Eating diets that are high in both fat and carbohydrates may trigger brain changes associated with obesity within days, according to a new study from Yale University. Researchers found that this type of diet may lead to hypothalamus region irregularities, namely inflammation, which was noted in as early as three days after eating a high-fat diet. These changes can occur before the development of obesity.
High-fat diets are trendy at the moment, but they weren’t the subject of Yale’s new study. Rather, researchers looked specifically at diets that were high in both fat and carbohydrates, meaning ones that may include, for example, things like bread and sweets as well as foods like dairy and high-fat meats. The study involved feeding these high-fat diets to animals.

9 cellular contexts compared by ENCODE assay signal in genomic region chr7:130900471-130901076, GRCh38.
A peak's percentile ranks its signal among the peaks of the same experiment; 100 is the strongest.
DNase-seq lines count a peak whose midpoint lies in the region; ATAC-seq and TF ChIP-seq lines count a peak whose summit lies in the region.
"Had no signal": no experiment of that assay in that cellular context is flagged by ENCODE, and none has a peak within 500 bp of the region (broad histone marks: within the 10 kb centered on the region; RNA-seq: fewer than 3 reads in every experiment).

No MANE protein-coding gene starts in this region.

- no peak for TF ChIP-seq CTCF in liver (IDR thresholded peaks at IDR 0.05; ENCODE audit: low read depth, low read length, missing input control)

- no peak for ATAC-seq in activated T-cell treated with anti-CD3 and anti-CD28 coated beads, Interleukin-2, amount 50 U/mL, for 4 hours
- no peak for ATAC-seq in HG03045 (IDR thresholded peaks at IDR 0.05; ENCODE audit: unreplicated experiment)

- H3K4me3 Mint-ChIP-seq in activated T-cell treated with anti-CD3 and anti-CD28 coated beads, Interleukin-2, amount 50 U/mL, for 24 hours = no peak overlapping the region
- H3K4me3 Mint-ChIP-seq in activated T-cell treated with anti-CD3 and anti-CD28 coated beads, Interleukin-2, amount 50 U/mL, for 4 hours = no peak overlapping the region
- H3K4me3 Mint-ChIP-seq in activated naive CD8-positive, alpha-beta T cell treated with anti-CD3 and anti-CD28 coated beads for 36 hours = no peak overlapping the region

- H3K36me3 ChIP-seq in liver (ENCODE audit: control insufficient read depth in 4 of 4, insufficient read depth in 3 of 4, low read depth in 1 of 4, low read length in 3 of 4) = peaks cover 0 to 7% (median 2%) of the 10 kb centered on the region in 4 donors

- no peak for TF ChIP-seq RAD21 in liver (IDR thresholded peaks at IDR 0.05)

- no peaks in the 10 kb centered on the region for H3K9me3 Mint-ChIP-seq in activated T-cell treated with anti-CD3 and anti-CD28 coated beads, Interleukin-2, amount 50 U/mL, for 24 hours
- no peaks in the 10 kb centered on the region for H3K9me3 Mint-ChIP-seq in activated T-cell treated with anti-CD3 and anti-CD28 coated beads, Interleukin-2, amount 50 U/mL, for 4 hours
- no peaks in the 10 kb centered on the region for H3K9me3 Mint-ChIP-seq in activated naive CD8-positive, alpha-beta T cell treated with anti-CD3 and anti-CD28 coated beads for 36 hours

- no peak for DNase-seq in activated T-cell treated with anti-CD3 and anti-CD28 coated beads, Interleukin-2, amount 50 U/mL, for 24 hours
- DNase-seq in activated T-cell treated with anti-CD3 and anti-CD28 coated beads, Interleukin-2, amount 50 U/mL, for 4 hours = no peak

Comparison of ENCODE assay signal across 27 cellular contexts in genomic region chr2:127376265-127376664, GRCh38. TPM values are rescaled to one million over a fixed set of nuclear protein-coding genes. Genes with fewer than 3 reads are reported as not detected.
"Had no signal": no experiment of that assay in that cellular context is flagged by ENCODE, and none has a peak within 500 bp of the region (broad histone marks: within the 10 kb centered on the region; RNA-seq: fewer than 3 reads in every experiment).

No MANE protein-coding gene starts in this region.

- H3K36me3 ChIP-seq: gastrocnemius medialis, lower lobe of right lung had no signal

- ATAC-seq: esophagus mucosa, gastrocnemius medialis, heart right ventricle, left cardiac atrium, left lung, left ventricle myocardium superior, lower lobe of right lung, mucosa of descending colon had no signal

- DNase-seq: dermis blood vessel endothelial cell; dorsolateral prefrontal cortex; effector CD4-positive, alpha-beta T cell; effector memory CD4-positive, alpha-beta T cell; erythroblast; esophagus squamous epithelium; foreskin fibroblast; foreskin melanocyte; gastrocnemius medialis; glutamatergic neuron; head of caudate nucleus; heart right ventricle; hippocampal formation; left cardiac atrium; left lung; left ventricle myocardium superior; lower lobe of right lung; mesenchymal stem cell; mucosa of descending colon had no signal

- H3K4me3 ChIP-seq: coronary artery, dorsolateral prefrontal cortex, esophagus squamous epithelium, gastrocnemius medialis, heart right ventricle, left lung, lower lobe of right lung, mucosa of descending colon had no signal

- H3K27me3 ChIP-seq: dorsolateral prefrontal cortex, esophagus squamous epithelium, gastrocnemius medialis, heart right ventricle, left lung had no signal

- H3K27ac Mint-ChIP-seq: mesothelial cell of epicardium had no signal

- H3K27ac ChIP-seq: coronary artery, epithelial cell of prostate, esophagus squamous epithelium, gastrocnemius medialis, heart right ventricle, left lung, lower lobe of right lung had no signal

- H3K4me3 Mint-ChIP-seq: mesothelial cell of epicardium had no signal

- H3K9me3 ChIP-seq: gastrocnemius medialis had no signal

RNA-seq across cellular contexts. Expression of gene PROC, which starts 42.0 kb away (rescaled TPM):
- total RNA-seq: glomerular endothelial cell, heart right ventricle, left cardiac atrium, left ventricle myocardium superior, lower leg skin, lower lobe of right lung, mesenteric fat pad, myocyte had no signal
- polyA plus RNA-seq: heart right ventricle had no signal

The researchers noted that animals fed this diet had ‘substantially smaller’ mitochondria than animals on a healthier diet. This change in size was triggered by a protein called Uncoupling Protein 2 (UCP2), ultimately impacting the hypothalamus’ ability to control glucose and energy homeostasis.
The study notes that microglial cells in these animals had experienced physical structure changes. The combination of the microglia and an inflammatory signal triggered by a high-fat diet caused these animals to eat more food, leading to the development of obesity. Animals on a high-fat diet who had the UCP2 protein removed from the microglia were found to eat less food and to be more resistant to obesity.
This is a problem for people who live in countries where foods high in both fat and carbohydrates are readily available. Eating diets that contain these foods may trigger brain changes that lead to overeating, which in turn leads to obesity, which itself triggers other changes in the body that may fuel overconsumption while also putting the individual at risk of a number of diseases.